Then there was the year my son was having a terrible three’s tantrum and pulled the head off my favorite ornament from my childhood– a lady with a purple shiny dress. He pulled her head right off and threw it across the room. The preschool years meant a lot of art and homemade popcorn ornaments that graced the tree. Then there was the “let’s buy some new ornaments every year to add to the ornaments from our parents and grandparents” until the tree was bursting at the seams.

Every year, my husband and I argue about how to hang the lights and why we forgot to get new Christmas lights since the bottom rows never work and start flashing or just stop shining if you move too quickly near the tree.  So we tiptoe around the tree, like it’s a sleeping giant or some old man we don’t want to wake.

Every year, we listen to our Christmas albums, which include Nat King Cole and Bing Crosby. But this year, my almost 15 year-old daughter, pulled out her phone and her play list and introduced us to R&B infused pop songs that vaguely resembled Christmas songs.  Even she agreed ultimately that the music sounded more loud than festive, so we finally got to put our usual songs on.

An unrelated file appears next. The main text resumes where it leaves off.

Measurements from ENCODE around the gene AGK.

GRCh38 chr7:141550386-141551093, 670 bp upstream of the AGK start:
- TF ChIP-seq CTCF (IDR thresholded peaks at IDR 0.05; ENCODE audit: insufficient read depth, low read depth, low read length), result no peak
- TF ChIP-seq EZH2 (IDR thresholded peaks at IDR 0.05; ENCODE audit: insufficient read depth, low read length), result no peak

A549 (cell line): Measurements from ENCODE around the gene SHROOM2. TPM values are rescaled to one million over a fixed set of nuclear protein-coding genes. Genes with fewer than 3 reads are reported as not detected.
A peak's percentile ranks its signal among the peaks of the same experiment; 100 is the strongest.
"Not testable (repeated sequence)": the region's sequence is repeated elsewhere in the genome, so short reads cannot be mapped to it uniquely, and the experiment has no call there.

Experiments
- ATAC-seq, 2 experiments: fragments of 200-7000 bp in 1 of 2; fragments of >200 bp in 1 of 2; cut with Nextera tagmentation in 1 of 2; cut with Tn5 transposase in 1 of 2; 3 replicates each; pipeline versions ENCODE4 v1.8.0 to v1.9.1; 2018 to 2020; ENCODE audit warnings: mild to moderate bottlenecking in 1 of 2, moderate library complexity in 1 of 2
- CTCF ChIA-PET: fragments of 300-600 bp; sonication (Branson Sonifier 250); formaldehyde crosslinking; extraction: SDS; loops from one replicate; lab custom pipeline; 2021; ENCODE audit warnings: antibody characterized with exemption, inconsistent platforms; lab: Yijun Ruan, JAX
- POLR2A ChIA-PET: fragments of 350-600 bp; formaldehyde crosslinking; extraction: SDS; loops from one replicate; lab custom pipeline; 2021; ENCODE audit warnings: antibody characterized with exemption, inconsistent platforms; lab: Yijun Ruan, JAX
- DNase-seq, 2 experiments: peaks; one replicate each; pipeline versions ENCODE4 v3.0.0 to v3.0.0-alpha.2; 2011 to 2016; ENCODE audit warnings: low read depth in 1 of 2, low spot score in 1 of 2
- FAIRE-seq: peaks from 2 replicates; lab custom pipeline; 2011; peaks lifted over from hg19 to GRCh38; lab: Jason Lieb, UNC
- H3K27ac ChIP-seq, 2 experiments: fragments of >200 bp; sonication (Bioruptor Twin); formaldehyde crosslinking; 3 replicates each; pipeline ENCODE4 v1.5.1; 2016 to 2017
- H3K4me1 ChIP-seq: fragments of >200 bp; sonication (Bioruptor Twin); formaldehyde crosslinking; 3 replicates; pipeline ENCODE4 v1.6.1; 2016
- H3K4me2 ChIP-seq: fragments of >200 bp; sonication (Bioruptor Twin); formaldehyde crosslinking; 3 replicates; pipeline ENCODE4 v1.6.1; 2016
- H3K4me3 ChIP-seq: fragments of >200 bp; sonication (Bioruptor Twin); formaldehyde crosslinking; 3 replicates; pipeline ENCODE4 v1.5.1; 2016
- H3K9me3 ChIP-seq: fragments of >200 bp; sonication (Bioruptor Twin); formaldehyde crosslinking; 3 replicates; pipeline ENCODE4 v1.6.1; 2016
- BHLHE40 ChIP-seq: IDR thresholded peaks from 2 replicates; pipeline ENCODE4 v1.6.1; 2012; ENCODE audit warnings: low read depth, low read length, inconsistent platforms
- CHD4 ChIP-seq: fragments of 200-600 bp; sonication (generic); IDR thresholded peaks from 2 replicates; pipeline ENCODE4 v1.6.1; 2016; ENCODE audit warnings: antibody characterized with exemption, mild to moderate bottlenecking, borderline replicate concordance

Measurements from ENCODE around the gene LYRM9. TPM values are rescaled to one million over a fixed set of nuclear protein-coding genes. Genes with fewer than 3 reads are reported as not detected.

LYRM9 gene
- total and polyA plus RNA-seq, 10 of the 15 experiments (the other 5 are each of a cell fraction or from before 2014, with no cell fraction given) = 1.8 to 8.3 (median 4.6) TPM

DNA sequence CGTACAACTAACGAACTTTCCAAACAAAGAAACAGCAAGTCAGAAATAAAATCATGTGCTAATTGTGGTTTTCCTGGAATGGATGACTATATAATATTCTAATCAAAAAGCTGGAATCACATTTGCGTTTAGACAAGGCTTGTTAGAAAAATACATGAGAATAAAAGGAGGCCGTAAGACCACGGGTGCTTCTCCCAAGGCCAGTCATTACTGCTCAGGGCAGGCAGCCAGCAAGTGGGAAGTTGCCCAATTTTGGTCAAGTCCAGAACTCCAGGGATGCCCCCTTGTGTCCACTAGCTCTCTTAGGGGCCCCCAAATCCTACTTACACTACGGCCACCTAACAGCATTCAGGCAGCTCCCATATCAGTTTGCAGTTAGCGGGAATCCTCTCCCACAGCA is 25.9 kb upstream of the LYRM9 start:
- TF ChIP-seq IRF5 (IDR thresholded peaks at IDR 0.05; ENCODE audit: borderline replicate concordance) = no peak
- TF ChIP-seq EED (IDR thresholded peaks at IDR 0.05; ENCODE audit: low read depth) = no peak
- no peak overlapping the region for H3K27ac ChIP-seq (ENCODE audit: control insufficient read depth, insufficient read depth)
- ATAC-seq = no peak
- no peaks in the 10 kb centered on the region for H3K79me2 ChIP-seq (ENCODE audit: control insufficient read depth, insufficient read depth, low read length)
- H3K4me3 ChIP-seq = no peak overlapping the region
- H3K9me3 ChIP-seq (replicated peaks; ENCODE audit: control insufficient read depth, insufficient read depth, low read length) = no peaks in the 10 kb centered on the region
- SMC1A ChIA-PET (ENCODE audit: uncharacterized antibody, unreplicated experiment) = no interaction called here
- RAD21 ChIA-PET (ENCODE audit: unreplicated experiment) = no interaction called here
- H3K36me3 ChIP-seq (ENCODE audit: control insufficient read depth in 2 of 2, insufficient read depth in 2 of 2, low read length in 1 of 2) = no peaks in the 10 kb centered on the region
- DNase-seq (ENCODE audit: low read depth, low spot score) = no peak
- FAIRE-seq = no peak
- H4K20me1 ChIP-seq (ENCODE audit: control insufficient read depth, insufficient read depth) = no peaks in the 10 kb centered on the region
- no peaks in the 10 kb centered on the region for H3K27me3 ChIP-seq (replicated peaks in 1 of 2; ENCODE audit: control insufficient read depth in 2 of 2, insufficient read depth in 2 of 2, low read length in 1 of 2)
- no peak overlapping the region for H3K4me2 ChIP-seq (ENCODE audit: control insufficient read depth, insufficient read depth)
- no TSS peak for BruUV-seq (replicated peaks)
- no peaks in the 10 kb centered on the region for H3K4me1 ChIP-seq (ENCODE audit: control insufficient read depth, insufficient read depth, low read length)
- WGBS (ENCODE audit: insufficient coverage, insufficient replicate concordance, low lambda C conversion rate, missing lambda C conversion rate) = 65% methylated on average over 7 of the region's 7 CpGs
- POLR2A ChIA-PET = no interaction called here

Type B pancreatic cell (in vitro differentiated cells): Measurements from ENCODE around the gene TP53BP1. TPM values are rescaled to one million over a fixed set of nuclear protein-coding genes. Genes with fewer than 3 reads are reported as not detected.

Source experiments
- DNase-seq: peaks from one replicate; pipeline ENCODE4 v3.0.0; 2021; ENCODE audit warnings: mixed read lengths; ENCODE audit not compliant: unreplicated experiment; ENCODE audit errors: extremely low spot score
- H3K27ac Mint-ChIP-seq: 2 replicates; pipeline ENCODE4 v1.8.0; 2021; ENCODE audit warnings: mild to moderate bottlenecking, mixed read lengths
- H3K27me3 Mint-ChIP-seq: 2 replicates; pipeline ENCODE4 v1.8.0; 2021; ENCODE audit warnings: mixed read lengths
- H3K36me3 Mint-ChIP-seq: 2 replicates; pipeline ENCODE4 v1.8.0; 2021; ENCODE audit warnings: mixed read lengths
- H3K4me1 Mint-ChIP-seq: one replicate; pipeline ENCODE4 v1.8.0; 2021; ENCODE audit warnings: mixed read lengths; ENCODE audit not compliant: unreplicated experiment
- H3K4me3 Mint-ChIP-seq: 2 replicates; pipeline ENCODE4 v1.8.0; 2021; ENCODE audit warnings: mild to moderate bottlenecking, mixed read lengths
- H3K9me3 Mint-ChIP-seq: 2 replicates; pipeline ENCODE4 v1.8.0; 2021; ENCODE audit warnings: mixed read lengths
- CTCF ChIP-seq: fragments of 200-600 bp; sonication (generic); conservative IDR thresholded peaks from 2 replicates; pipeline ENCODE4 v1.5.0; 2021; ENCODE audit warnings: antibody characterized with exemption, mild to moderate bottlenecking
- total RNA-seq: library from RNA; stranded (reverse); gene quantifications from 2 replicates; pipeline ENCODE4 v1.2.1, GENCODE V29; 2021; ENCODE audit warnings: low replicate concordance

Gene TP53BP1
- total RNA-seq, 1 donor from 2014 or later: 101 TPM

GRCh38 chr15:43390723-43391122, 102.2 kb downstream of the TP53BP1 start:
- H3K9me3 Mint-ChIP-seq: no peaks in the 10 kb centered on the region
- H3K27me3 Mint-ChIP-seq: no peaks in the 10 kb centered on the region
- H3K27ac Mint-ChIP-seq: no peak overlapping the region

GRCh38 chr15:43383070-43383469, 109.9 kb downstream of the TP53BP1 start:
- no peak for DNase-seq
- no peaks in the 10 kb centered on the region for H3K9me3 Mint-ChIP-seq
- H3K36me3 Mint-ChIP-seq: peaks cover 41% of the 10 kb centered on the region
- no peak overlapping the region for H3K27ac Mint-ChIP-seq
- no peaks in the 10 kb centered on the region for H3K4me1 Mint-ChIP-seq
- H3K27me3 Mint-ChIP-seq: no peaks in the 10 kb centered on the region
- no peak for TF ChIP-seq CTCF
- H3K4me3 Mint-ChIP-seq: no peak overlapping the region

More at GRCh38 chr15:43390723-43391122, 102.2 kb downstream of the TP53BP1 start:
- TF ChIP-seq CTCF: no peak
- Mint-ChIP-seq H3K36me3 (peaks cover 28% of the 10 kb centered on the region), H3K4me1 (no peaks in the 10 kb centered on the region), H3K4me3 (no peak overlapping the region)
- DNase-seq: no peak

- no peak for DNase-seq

Every year, we vow that this year, there will be no fighting when the tree goes up. In the early years it was, “It’s not fair that she got to put up more than I do.” Now it’s, “I can’t believe I had to put up so many since I have a lot of homework!” It’s easy to feel like we’re doing it wrong, and that everyone else is in a Norman Rockwell painting that has come to life, as they patiently unwrap each ornament and laugh and compliment one another.

I think what our little fake Christmas tree has seen over the years.

What really helped me to enjoy our rambunctious, slightly complaining tree decorations this time was to realize that how we show up is how we show up. The main thing is that we do. Someday soon, before we know it, our kids will have moved out, and we’ll be lucky if they help decorate the tree when they’re home from college or grad school, maybe still insisting on the same old fake tree that was part of their growing up. And maybe later their kids will decorate it so that they don’t get real tree stuck in their mouths. And then they can decorate one small part since that is what they can reach, or pull the head off the doll, or fight over who does what. And the cycle continues.